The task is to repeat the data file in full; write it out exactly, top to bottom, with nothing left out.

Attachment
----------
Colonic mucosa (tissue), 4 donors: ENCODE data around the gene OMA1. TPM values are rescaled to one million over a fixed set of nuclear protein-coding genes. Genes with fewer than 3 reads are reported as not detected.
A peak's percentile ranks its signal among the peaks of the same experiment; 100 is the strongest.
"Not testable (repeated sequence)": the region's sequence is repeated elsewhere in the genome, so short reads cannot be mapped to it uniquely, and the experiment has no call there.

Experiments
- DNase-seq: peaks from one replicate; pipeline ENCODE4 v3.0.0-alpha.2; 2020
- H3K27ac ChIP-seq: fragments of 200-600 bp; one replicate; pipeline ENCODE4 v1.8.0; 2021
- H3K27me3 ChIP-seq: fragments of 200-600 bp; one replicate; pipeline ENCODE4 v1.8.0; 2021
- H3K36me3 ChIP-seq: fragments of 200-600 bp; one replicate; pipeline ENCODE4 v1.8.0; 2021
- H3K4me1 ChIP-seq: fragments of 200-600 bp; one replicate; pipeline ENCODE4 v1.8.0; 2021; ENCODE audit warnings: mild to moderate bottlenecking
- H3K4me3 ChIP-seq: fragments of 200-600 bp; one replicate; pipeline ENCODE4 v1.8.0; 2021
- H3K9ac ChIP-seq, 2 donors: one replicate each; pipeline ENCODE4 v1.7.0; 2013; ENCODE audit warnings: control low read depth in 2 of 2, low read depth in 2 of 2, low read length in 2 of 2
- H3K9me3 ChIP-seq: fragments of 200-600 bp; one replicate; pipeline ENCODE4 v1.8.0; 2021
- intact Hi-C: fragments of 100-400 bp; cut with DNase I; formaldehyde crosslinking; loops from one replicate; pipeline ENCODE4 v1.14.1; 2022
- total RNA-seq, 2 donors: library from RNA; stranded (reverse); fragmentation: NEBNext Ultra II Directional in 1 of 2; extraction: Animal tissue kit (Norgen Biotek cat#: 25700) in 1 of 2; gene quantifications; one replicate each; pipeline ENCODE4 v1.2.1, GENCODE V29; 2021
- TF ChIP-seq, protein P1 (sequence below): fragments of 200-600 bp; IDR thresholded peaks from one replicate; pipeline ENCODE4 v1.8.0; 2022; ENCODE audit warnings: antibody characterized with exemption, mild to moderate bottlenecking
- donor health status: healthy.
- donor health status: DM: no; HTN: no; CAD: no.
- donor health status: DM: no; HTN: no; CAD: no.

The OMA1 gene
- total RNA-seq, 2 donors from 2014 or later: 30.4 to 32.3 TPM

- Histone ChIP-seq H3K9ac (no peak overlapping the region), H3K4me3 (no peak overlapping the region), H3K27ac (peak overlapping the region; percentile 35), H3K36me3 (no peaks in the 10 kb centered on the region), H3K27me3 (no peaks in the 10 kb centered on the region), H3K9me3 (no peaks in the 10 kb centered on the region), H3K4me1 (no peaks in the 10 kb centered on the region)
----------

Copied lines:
Colonic mucosa (tissue), 4 donors: ENCODE data around the gene OMA1. TPM values are rescaled to one million over a fixed set of nuclear protein-coding genes. Genes with fewer than 3 reads are reported as not detected.
A peak's percentile ranks its signal among the peaks of the same experiment; 100 is the strongest.
"Not testable (repeated sequence)": the region's sequence is repeated elsewhere in the genome, so short reads cannot be mapped to it uniquely, and the experiment has no call there.

Experiments
- DNase-seq: peaks from one replicate; pipeline ENCODE4 v3.0.0-alpha.2; 2020
- H3K27ac ChIP-seq: fragments of 200-600 bp; one replicate; pipeline ENCODE4 v1.8.0; 2021
- H3K27me3 ChIP-seq: fragments of 200-600 bp; one replicate; pipeline ENCODE4 v1.8.0; 2021
- H3K36me3 ChIP-seq: fragments of 200-600 bp; one replicate; pipeline ENCODE4 v1.8.0; 2021
- H3K4me1 ChIP-seq: fragments of 200-600 bp; one replicate; pipeline ENCODE4 v1.8.0; 2021; ENCODE audit warnings: mild to moderate bottlenecking
- H3K4me3 ChIP-seq: fragments of 200-600 bp; one replicate; pipeline ENCODE4 v1.8.0; 2021
- H3K9ac ChIP-seq, 2 donors: one replicate each; pipeline ENCODE4 v1.7.0; 2013; ENCODE audit warnings: control low read depth in 2 of 2, low read depth in 2 of 2, low read length in 2 of 2
- H3K9me3 ChIP-seq: fragments of 200-600 bp; one replicate; pipeline ENCODE4 v1.8.0; 2021
- intact Hi-C: fragments of 100-400 bp; cut with DNase I; formaldehyde crosslinking; loops from one replicate; pipeline ENCODE4 v1.14.1; 2022
- total RNA-seq, 2 donors: library from RNA; stranded (reverse); fragmentation: NEBNext Ultra II Directional in 1 of 2; extraction: Animal tissue kit (Norgen Biotek cat#: 25700) in 1 of 2; gene quantifications; one replicate each; pipeline ENCODE4 v1.2.1, GENCODE V29; 2021
- TF ChIP-seq, protein P1 (sequence below): fragments of 200-600 bp; IDR thresholded peaks from one replicate; pipeline ENCODE4 v1.8.0; 2022; ENCODE audit warnings: antibody characterized with exemption, mild to moderate bottlenecking
- donor health status: healthy.
- donor health status: DM: no; HTN: no; CAD: no.
- donor health status: DM: no; HTN: no; CAD: no.

The OMA1 gene
- total RNA-seq, 2 donors from 2014 or later: 30.4 to 32.3 TPM

- Histone ChIP-seq H3K9ac (no peak overlapping the region), H3K4me3 (no peak overlapping the region), H3K27ac (peak overlapping the region; percentile 35), H3K36me3 (no peaks in the 10 kb centered on the region), H3K27me3 (no peaks in the 10 kb centered on the region), H3K9me3 (no peaks in the 10 kb centered on the region), H3K4me1 (no peaks in the 10 kb centered on the region)